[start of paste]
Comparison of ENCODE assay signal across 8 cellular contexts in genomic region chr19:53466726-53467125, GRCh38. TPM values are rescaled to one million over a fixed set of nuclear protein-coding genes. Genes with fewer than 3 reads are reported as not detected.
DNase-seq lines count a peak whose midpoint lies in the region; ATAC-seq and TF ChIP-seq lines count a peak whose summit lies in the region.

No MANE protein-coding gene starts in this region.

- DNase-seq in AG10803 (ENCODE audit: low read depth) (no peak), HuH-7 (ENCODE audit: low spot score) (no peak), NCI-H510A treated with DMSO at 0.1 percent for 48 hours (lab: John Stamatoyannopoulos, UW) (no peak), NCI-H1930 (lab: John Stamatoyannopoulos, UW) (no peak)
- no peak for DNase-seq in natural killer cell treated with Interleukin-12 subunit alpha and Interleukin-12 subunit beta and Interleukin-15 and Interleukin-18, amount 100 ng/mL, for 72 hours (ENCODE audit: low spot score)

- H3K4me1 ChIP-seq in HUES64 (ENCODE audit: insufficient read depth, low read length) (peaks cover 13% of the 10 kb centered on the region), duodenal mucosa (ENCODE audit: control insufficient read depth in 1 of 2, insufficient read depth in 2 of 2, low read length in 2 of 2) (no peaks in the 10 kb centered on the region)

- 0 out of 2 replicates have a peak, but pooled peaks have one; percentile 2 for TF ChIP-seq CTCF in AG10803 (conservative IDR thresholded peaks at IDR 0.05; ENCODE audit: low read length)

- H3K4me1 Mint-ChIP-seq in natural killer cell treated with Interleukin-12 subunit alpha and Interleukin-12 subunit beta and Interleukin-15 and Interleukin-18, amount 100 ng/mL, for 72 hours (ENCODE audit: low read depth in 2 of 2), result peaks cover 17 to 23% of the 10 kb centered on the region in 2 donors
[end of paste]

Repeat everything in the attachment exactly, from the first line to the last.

Comparison of ENCODE assay signal across 8 cellular contexts in genomic region chr19:53466726-53467125, GRCh38. TPM values are rescaled to one million over a fixed set of nuclear protein-coding genes. Genes with fewer than 3 reads are reported as not detected.
DNase-seq lines count a peak whose midpoint lies in the region; ATAC-seq and TF ChIP-seq lines count a peak whose summit lies in the region.

No MANE protein-coding gene starts in this region.

- DNase-seq in AG10803 (ENCODE audit: low read depth) (no peak), HuH-7 (ENCODE audit: low spot score) (no peak), NCI-H510A treated with DMSO at 0.1 percent for 48 hours (lab: John Stamatoyannopoulos, UW) (no peak), NCI-H1930 (lab: John Stamatoyannopoulos, UW) (no peak)
- no peak for DNase-seq in natural killer cell treated with Interleukin-12 subunit alpha and Interleukin-12 subunit beta and Interleukin-15 and Interleukin-18, amount 100 ng/mL, for 72 hours (ENCODE audit: low spot score)

- H3K4me1 ChIP-seq in HUES64 (ENCODE audit: insufficient read depth, low read length) (peaks cover 13% of the 10 kb centered on the region), duodenal mucosa (ENCODE audit: control insufficient read depth in 1 of 2, insufficient read depth in 2 of 2, low read length in 2 of 2) (no peaks in the 10 kb centered on the region)

- 0 out of 2 replicates have a peak, but pooled peaks have one; percentile 2 for TF ChIP-seq CTCF in AG10803 (conservative IDR thresholded peaks at IDR 0.05; ENCODE audit: low read length)

- H3K4me1 Mint-ChIP-seq in natural killer cell treated with Interleukin-12 subunit alpha and Interleukin-12 subunit beta and Interleukin-15 and Interleukin-18, amount 100 ng/mL, for 72 hours (ENCODE audit: low read depth in 2 of 2), result peaks cover 17 to 23% of the 10 kb centered on the region in 2 donors